KTP (potassium-titanyl phosphate) laser is an advanced treatment for the management of vocal fold lesions such as papilloma, leukoplakia, dysplasia, and cancer.
In Office Treatment for Papilloma
Now laryngeal diseases such as recurrent respiratory papillomatosis, can be treated in the office without need for sedation or an IV using a laser. This procedure takes twenty minutes to perform. Patients are able to drive themselves to and from the appointment, and not rely on others to take care of them afterwards. In fact, patients can return to work immediately after the procedure. A flexible laryngoscope is passed through a patient’s nose. Energy from the KTP laser is delivered through a fiber. This unique quality allows the surgeon to thread the fiber through an endoscope and deliver energy. Five minutes prior to the procedure the patient is asked to inhale aerosolized lidocaine, a topical numbing agent. This numbs the throat and voice box.
Most commonly a KTP laser fiber is used. The KTP laser is a “green-light” laser which emits energy that looks green in color. Energy from the KTP laser is preferentially absorbed by hemoglobin. Since papilloma is extremely vascular, or contains many blood vessels, the energy is ‘targeted’ towards the papilloma tissue. The KTP laser is not used to “cut” the papilloma out. Rather, the KTP laser is used more like a spray paint. After spraying all of the papilloma with laser energy, the papilloma turns from pink to white. After the KTP energy is absorbed by the papilloma, the papilloma dies and sloughs off leaving the normal tissue behind in many cases. Because the KTP laser selectively targets the papilloma the normal vocal cord tissue is preserved, allowing patients to more quickly return to a normal speaking voice. This is a unique quality which differentiates it from the standard carbon dioxide laser.
The traditional method of treatment is performed in the operating room with a patient asleep.
The pulsed dye laser is similar to the KTP laser. Both lasers preferentially target hemoglobin and have energy transmitted by a fiber. Either laser may be used in the operating room for traditional surgery or in the office for awake, unsedated, surgery.
Other treatments, such as cidofivir, Avastin or bevacizumab, may be employed by some physicians to help manage the papilloma. These treatments are not FDA-approved and considered off-label use of the medication.
Throatdisorder.com is an online resource for patients and physicians to learn more about common voice, swallowing, breathing and throat disorders. Throat complaints, from cough to cancer, are a common reason for patients to seek medical treatment. This website developed as a result of Dr. Sunil Verma's passions: that of education, patient care, and interest in technology.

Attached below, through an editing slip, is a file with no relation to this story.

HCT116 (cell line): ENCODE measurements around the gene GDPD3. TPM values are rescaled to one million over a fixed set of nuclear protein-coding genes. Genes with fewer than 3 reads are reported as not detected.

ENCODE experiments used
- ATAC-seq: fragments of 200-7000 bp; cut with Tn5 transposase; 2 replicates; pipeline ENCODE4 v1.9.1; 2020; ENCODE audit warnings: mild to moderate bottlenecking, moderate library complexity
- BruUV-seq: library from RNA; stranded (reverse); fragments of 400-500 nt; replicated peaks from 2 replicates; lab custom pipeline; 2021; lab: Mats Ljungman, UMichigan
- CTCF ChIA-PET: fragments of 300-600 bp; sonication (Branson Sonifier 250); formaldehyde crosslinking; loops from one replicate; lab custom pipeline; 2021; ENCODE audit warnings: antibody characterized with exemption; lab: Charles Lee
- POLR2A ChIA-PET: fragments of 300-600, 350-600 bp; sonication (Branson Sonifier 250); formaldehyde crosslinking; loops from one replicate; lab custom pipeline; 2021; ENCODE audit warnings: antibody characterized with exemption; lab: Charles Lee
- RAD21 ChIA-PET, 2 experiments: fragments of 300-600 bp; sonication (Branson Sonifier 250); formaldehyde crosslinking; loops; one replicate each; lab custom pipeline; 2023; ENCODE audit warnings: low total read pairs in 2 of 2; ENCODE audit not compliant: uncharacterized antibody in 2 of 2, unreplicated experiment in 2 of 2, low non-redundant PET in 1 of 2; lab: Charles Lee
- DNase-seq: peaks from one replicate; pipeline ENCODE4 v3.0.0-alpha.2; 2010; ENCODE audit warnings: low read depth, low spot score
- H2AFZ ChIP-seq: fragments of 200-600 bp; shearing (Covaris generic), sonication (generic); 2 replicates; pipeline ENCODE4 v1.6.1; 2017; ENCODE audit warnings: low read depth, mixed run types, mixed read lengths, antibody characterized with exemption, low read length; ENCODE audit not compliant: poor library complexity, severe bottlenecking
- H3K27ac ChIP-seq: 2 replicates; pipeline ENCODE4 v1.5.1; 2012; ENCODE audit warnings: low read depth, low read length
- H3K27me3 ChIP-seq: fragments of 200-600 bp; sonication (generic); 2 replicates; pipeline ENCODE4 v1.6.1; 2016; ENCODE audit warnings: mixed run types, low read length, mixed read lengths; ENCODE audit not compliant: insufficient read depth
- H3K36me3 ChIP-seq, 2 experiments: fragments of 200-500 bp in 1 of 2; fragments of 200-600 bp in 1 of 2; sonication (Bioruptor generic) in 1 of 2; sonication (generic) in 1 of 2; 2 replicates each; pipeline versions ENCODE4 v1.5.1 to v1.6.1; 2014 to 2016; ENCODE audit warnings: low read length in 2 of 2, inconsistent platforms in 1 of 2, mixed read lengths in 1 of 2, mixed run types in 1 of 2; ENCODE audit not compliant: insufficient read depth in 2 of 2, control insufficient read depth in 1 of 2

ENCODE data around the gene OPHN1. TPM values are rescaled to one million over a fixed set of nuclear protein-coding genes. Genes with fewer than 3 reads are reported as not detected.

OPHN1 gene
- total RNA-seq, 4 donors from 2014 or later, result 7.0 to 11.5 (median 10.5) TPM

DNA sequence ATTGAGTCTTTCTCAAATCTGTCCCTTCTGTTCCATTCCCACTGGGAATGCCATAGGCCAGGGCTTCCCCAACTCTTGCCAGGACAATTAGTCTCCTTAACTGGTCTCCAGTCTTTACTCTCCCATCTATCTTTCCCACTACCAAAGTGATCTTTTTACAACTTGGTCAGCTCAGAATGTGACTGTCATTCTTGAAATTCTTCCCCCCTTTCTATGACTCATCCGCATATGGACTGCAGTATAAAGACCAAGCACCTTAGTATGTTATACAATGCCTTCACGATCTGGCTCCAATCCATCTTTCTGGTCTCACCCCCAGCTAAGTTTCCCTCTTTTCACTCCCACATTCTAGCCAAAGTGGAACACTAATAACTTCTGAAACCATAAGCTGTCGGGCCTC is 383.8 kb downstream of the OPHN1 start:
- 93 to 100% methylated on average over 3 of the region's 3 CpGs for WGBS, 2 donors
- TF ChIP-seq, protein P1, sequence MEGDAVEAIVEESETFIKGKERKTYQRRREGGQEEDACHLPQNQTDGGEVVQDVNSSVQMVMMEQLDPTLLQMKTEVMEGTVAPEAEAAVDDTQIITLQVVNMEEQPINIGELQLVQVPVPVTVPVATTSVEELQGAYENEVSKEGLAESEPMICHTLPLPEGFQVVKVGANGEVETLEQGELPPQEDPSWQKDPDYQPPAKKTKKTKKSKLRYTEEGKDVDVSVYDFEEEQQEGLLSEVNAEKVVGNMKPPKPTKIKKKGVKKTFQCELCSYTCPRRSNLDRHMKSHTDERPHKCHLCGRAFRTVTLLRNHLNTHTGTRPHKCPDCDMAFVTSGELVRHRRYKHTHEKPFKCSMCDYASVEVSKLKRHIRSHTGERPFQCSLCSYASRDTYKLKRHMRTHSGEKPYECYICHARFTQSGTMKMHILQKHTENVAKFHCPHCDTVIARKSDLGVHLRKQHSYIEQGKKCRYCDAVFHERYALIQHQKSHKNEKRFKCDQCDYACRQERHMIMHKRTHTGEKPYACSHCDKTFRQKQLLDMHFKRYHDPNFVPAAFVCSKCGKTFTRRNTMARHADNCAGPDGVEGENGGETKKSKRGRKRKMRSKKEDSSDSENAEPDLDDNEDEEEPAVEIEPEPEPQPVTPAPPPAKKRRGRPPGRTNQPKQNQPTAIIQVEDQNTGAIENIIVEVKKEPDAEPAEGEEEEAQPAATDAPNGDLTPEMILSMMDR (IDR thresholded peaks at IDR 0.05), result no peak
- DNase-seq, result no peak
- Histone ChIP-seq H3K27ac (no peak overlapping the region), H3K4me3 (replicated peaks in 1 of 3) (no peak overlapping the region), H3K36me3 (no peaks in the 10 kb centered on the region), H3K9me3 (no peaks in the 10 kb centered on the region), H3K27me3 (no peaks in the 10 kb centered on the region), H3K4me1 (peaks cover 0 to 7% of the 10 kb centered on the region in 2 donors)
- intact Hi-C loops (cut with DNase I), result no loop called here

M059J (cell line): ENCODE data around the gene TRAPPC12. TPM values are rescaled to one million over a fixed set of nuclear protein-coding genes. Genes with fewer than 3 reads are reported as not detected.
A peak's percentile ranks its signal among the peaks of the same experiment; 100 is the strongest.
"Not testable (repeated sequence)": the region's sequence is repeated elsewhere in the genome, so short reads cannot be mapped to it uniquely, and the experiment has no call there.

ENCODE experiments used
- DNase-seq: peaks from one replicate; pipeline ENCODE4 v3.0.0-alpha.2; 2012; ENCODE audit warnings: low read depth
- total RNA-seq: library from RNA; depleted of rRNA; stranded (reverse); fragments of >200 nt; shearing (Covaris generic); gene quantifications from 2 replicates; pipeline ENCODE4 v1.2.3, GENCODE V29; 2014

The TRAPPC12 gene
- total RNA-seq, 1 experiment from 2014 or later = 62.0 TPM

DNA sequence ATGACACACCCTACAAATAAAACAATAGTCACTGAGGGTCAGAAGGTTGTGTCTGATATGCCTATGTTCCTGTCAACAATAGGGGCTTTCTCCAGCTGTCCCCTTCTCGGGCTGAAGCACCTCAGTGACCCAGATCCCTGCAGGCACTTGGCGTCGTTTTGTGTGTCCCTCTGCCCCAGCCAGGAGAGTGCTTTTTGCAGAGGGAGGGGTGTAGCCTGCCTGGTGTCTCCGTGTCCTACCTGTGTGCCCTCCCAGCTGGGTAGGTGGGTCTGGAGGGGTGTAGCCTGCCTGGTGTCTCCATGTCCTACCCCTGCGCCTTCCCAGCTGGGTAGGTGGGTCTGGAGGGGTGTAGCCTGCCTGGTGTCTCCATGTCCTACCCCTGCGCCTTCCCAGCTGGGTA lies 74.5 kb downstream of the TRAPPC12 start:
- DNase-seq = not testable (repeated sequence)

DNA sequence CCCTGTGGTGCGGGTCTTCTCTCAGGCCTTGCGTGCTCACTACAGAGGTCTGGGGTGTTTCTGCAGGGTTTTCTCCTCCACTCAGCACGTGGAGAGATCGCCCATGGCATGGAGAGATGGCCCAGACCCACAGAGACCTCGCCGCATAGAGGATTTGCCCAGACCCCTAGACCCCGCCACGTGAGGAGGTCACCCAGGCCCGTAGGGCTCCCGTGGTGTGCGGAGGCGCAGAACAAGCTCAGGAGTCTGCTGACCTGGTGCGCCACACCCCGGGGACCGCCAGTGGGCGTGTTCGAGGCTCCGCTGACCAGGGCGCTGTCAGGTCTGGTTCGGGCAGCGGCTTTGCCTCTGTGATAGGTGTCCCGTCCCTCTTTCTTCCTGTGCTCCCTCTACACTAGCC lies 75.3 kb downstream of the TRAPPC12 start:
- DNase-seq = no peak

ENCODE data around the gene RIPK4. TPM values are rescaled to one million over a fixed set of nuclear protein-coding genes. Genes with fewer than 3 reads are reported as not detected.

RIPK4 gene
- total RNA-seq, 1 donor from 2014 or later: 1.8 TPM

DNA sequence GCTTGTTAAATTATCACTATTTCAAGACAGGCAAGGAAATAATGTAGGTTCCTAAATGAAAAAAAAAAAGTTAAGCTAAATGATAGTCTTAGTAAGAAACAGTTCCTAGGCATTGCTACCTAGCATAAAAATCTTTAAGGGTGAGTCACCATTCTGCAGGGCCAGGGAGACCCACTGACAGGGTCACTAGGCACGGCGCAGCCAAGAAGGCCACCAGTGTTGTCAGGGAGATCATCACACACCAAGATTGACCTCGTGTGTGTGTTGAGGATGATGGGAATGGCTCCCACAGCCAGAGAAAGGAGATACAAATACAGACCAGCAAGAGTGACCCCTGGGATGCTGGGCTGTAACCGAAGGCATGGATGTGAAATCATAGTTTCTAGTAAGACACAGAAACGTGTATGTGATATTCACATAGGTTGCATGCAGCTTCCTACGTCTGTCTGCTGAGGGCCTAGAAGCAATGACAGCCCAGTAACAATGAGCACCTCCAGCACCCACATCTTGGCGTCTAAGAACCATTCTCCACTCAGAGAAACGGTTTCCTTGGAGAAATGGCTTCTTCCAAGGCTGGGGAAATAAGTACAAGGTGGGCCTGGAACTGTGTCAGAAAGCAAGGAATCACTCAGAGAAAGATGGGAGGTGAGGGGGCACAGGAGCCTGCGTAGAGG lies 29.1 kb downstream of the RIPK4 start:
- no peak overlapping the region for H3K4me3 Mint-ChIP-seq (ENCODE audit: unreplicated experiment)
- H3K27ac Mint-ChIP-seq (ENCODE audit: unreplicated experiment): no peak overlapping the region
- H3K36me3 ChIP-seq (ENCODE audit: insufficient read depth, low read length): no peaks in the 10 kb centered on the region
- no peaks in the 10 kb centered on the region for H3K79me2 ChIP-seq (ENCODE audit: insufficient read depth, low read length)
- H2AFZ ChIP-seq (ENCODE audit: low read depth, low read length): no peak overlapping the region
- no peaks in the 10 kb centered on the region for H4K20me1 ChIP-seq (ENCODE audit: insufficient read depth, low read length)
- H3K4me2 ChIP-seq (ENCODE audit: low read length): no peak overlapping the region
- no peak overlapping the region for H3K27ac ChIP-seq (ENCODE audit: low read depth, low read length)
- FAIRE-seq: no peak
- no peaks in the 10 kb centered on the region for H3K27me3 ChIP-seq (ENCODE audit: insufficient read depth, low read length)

Dr. Verma is awesome. He takes the time to answer any questions or concerns you may have without making you feel rushed. He’s very skilled at what he does, and his staff is very friendly. I highly recommend him!!
Dr. Verma was warm, kind, spent adequate time, seemed incredibly knowledgeable. Despite not knowing exactly what I'm experiencing, he was confident in a course of action. His staff was very nice as well.
All the Dr's, Nurse's & Staffs of the UCI are amazing!! They are very polite, loving, kind, and all around great Team!! Special thanks to Doctor Verma for all the work that you're done for my dad. Our family sincerely appreciate all of you very much!!
Dr. Verma and his staff were totally professional. I came in from Palm Springs and it truly was worth the ride. I have what’s called a ZINKER. He had to put a tube down my nose to examine me. I didn’t feel a thing. Forgot to mention I’m a big baby. All in all it was a very good experience. Thank you Dr. Verma
NOTE : The information presented on this site is for educational purposes only, and is not intended to replace consultation with a qualified physician. It may not be appropriate to your individual case, and should not be used in making treatment decisions, especially with regard to medication. Considerable effort is made to ensure that the information on this site is accurate, but medicine is a changing field, and this website is not responsible for errors or omissions. Use of this website acknowledges the above.